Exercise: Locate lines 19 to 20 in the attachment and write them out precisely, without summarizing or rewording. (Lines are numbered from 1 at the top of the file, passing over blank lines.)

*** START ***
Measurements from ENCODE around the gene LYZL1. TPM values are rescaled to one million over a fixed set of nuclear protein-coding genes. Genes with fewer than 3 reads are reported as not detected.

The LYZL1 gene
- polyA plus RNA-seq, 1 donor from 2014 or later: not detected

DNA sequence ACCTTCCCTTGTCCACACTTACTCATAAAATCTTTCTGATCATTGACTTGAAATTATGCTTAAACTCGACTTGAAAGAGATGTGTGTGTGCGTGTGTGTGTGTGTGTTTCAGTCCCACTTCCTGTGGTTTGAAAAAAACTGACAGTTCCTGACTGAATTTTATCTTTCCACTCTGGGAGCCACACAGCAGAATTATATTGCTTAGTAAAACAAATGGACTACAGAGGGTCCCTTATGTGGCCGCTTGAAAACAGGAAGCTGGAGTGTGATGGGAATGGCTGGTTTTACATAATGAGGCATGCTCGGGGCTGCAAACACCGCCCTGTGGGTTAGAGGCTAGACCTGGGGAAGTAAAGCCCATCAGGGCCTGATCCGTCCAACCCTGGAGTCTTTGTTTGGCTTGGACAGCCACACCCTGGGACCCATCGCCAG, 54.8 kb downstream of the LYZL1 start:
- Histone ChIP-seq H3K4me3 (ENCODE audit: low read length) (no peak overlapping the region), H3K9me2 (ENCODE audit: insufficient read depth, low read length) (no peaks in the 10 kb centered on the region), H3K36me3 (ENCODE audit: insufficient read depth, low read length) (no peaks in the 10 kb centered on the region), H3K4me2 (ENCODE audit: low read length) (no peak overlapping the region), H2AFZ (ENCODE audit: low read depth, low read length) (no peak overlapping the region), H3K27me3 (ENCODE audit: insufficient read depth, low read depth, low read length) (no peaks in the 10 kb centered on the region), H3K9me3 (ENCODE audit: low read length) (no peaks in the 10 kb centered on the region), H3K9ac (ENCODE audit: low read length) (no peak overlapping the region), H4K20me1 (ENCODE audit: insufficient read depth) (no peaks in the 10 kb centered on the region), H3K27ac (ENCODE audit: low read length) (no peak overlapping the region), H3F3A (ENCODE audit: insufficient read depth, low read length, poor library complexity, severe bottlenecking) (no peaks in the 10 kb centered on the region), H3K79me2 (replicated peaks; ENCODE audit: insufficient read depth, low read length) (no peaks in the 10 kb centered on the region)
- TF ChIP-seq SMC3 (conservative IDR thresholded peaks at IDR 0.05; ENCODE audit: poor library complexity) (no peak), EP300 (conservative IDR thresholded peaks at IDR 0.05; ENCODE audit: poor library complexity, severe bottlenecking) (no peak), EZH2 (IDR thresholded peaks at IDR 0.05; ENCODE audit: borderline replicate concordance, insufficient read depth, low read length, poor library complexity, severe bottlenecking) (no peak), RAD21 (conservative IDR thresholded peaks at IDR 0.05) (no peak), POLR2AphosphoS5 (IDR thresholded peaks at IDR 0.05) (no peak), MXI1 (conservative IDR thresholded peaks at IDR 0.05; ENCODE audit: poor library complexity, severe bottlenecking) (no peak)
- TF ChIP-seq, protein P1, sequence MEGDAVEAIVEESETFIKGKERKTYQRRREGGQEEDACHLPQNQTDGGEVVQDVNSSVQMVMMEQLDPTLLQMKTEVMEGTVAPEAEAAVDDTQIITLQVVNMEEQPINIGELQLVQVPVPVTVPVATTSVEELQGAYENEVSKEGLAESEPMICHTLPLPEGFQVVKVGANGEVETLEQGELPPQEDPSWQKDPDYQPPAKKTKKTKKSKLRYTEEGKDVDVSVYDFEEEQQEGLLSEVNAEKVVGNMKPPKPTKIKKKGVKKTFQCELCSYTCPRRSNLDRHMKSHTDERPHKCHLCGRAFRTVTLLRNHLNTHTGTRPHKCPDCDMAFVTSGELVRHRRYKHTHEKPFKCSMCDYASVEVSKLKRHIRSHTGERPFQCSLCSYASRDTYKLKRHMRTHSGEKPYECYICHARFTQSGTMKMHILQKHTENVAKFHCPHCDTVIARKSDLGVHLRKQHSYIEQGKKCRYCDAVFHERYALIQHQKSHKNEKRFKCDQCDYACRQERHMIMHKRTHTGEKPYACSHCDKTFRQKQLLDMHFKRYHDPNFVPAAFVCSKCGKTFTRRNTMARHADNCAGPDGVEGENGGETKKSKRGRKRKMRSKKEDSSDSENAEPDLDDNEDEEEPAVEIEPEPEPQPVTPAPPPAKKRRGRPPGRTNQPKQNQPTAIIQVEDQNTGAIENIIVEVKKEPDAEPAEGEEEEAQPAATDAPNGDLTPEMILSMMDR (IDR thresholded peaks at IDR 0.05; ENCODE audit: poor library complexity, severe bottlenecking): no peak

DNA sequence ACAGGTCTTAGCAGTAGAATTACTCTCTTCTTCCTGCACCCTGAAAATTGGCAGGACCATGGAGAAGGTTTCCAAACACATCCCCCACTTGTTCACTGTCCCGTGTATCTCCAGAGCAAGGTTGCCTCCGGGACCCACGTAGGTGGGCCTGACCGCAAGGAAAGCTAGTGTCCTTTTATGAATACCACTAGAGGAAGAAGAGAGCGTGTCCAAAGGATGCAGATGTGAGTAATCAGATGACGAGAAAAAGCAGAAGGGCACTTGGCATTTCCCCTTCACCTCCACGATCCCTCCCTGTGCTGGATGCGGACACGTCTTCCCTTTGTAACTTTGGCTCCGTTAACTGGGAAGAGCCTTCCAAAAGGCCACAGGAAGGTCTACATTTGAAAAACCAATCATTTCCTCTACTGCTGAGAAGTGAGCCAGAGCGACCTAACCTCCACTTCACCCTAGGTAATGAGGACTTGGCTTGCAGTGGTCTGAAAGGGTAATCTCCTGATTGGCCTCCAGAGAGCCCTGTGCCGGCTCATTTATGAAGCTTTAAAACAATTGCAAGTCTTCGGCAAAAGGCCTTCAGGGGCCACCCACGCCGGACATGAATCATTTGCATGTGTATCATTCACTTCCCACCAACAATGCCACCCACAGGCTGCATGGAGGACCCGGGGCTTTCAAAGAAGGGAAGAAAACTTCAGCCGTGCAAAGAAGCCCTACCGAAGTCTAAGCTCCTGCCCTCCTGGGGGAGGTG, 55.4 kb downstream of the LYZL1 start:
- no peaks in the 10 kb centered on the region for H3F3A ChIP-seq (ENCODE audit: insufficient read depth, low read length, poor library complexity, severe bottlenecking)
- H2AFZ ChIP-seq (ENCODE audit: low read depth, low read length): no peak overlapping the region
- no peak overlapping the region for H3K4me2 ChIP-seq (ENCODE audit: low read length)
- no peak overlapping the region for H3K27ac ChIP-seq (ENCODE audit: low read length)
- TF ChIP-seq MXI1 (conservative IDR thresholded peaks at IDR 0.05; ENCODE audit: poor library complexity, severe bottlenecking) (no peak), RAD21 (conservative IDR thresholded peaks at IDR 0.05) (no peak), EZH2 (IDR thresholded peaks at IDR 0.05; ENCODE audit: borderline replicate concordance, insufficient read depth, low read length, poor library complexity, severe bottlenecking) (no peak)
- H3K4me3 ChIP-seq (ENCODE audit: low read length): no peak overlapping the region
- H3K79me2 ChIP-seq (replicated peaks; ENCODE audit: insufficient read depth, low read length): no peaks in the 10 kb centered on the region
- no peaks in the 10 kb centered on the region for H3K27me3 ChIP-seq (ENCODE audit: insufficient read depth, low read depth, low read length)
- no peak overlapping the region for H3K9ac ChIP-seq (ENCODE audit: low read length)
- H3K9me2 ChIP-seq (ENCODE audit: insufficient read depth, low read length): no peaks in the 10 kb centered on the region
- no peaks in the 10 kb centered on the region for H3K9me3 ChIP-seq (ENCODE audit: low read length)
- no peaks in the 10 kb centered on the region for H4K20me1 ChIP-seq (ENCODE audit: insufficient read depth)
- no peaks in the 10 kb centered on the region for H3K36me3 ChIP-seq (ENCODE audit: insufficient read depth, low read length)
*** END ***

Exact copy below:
- no peaks in the 10 kb centered on the region for H3K9me3 ChIP-seq (ENCODE audit: low read length)
- no peaks in the 10 kb centered on the region for H4K20me1 ChIP-seq (ENCODE audit: insufficient read depth)